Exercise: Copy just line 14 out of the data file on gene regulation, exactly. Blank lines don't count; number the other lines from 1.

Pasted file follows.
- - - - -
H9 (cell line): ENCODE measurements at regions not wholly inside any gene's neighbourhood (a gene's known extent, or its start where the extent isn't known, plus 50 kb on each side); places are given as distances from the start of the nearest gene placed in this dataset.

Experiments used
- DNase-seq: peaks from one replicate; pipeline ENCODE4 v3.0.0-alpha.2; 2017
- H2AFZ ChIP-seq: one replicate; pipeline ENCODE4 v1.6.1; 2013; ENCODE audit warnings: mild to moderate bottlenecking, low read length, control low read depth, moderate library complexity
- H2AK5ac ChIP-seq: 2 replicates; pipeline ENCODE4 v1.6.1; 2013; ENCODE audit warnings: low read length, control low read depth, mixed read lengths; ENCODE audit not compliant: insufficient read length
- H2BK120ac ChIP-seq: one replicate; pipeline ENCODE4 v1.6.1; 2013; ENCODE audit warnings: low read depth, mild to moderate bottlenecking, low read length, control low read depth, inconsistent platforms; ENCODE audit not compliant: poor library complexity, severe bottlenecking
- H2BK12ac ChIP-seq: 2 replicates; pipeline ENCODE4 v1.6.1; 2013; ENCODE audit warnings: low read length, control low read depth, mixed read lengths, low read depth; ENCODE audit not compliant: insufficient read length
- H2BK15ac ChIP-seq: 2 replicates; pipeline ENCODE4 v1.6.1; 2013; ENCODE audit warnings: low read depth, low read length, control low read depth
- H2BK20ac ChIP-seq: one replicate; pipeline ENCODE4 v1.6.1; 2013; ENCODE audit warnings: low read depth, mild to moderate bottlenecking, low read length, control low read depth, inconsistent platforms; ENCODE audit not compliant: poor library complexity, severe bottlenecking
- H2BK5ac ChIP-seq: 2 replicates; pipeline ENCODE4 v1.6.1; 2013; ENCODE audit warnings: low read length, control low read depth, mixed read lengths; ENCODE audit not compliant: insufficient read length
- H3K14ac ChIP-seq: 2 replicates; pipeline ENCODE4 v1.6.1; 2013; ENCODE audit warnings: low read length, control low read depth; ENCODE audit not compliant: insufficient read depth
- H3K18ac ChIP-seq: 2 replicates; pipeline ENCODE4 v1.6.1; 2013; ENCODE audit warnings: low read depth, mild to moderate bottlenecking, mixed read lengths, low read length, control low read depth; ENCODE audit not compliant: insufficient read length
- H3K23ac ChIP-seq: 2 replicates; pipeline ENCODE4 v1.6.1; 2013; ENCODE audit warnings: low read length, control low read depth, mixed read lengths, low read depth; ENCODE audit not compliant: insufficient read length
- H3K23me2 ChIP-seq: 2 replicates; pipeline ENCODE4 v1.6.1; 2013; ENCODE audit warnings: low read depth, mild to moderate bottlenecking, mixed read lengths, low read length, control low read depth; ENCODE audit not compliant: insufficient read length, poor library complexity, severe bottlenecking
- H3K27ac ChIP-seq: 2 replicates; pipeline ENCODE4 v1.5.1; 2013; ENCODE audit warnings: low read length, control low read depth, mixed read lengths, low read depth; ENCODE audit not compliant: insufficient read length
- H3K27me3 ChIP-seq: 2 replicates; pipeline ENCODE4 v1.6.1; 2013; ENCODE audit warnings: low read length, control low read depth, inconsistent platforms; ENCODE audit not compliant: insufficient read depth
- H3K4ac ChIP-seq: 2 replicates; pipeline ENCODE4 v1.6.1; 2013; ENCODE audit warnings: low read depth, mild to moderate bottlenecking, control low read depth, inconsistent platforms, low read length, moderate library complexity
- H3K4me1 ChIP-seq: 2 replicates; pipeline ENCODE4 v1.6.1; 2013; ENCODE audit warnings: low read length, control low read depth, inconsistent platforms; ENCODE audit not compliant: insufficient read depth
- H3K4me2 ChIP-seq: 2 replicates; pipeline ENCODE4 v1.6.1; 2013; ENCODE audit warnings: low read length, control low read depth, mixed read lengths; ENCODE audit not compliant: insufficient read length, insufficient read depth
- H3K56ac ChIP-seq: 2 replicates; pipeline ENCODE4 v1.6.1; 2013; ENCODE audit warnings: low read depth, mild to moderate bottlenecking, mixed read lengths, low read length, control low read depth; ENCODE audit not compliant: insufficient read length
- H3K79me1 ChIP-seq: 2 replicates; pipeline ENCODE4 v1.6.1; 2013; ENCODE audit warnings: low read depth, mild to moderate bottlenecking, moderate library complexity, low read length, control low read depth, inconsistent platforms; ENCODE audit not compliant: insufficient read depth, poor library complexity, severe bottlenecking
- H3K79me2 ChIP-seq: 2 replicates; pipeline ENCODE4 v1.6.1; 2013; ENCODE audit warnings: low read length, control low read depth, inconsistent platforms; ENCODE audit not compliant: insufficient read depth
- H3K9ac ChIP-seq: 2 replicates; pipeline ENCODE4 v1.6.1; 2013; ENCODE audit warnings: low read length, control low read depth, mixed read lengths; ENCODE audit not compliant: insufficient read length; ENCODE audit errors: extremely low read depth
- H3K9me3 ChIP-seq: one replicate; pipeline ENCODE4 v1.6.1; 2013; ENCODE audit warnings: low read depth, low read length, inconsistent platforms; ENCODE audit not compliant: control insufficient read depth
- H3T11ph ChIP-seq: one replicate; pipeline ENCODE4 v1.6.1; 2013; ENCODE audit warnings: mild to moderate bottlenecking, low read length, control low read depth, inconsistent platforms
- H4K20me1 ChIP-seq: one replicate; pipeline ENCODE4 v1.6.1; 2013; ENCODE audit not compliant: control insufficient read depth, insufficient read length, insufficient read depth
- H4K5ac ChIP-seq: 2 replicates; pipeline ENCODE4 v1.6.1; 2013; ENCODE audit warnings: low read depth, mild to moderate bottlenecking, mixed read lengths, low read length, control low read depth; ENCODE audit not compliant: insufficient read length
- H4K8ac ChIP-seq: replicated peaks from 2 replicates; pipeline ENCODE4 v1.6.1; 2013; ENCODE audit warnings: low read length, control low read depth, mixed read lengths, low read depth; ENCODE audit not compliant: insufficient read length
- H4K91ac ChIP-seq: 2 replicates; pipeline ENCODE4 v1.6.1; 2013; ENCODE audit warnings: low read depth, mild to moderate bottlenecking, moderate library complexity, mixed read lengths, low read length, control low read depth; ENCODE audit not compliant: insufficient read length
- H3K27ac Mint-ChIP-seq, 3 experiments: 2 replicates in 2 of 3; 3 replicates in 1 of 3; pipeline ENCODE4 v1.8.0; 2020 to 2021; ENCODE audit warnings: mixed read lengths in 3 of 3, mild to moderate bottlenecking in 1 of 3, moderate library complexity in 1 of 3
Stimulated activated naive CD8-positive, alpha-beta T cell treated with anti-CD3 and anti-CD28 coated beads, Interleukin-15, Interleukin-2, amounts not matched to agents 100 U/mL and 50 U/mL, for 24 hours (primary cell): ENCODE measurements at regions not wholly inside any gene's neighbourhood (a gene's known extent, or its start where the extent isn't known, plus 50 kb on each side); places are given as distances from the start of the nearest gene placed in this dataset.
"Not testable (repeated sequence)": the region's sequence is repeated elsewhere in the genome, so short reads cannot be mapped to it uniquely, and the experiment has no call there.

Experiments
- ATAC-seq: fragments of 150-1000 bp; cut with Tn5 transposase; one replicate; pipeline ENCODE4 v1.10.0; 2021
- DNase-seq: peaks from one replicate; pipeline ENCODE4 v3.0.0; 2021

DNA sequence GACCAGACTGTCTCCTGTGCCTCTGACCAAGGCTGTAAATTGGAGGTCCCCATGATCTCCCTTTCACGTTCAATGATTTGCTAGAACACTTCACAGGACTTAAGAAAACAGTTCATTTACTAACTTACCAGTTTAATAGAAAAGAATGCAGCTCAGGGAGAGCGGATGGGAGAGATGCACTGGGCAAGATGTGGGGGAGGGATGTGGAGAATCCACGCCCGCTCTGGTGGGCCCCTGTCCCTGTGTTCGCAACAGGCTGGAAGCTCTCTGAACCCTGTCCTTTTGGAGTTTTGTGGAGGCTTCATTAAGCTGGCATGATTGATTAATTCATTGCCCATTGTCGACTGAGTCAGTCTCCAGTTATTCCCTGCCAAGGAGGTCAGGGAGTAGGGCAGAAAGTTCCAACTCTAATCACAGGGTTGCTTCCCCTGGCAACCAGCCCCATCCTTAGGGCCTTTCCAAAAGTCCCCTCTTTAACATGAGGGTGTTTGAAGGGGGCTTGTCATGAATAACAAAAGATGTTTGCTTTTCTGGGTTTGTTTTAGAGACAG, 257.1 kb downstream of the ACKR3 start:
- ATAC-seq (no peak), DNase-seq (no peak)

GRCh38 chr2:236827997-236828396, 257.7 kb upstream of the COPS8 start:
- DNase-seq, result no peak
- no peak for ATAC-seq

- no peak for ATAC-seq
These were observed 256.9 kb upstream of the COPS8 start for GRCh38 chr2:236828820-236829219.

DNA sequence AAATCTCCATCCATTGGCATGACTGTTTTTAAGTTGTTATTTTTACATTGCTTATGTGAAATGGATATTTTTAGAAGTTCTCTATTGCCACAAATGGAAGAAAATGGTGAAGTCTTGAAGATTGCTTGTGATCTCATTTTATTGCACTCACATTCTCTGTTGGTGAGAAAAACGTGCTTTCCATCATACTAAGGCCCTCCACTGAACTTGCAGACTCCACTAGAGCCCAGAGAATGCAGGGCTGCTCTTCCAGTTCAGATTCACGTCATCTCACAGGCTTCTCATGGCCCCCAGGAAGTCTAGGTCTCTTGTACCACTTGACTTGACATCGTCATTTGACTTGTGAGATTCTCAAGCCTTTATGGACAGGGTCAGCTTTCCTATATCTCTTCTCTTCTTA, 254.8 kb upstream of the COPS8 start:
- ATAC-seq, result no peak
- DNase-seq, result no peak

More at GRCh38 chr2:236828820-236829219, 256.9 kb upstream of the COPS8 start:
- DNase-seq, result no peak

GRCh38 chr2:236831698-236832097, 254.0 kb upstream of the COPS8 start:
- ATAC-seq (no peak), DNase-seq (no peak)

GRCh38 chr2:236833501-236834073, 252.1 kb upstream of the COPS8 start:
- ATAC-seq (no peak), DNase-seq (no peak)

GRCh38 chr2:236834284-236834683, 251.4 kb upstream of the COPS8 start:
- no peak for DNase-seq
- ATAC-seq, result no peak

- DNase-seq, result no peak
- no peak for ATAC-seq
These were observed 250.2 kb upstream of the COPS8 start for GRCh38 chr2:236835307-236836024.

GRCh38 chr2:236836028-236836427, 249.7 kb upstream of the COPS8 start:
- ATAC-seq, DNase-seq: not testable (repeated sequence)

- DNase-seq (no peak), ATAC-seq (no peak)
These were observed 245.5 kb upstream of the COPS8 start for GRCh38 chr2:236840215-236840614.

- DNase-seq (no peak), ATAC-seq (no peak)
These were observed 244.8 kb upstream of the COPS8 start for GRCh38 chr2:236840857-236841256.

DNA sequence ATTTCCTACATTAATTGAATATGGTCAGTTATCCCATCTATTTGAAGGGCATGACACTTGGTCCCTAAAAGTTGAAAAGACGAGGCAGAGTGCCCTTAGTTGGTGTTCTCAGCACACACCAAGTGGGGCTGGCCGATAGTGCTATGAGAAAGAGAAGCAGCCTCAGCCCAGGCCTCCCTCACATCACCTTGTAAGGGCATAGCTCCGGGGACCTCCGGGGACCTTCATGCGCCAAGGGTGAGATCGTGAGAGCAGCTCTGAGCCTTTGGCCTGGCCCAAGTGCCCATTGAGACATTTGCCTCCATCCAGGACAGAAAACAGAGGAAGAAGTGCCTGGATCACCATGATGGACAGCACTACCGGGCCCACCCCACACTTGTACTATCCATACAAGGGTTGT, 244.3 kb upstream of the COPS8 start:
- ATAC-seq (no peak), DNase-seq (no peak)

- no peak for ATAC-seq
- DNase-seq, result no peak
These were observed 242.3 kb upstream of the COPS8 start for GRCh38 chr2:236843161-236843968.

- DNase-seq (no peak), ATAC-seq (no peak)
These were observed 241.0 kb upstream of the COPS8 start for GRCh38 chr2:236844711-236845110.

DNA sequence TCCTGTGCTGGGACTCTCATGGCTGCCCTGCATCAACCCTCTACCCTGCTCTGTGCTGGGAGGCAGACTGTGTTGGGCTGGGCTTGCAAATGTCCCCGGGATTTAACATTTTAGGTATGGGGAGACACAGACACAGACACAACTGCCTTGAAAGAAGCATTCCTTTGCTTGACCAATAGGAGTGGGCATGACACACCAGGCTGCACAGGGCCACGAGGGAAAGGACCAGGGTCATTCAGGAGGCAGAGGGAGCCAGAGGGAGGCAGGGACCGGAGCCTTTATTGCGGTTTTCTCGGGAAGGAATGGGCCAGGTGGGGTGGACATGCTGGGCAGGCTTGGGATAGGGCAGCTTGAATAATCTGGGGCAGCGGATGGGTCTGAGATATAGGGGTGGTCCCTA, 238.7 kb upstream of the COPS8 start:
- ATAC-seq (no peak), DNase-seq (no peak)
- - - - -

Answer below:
- H3K23me2 ChIP-seq: 2 replicates; pipeline ENCODE4 v1.6.1; 2013; ENCODE audit warnings: low read depth, mild to moderate bottlenecking, mixed read lengths, low read length, control low read depth; ENCODE audit not compliant: insufficient read length, poor library complexity, severe bottlenecking